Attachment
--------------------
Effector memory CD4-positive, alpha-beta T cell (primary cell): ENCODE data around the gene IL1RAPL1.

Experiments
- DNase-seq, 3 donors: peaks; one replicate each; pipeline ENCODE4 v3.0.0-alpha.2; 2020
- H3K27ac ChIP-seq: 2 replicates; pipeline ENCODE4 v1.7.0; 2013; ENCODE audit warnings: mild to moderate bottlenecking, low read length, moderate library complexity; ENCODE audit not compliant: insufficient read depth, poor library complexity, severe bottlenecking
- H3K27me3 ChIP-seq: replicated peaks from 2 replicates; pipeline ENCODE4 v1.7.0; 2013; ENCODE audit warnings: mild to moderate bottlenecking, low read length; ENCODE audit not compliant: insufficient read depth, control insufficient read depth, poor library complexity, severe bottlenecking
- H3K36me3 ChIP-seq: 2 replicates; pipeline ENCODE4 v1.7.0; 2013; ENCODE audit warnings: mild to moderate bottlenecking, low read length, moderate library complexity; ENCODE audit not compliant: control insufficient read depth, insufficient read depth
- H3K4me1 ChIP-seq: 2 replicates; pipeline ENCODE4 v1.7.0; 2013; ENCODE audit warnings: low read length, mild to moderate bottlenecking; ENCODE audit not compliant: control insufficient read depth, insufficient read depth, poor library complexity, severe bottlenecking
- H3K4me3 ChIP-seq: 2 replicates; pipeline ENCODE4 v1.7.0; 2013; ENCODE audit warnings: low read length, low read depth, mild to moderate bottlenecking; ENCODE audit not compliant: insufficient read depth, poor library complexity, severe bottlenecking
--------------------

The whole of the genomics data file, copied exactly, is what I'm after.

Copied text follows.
Effector memory CD4-positive, alpha-beta T cell (primary cell): ENCODE data around the gene IL1RAPL1.

Experiments
- DNase-seq, 3 donors: peaks; one replicate each; pipeline ENCODE4 v3.0.0-alpha.2; 2020
- H3K27ac ChIP-seq: 2 replicates; pipeline ENCODE4 v1.7.0; 2013; ENCODE audit warnings: mild to moderate bottlenecking, low read length, moderate library complexity; ENCODE audit not compliant: insufficient read depth, poor library complexity, severe bottlenecking
- H3K27me3 ChIP-seq: replicated peaks from 2 replicates; pipeline ENCODE4 v1.7.0; 2013; ENCODE audit warnings: mild to moderate bottlenecking, low read length; ENCODE audit not compliant: insufficient read depth, control insufficient read depth, poor library complexity, severe bottlenecking
- H3K36me3 ChIP-seq: 2 replicates; pipeline ENCODE4 v1.7.0; 2013; ENCODE audit warnings: mild to moderate bottlenecking, low read length, moderate library complexity; ENCODE audit not compliant: control insufficient read depth, insufficient read depth
- H3K4me1 ChIP-seq: 2 replicates; pipeline ENCODE4 v1.7.0; 2013; ENCODE audit warnings: low read length, mild to moderate bottlenecking; ENCODE audit not compliant: control insufficient read depth, insufficient read depth, poor library complexity, severe bottlenecking
- H3K4me3 ChIP-seq: 2 replicates; pipeline ENCODE4 v1.7.0; 2013; ENCODE audit warnings: low read length, low read depth, mild to moderate bottlenecking; ENCODE audit not compliant: insufficient read depth, poor library complexity, severe bottlenecking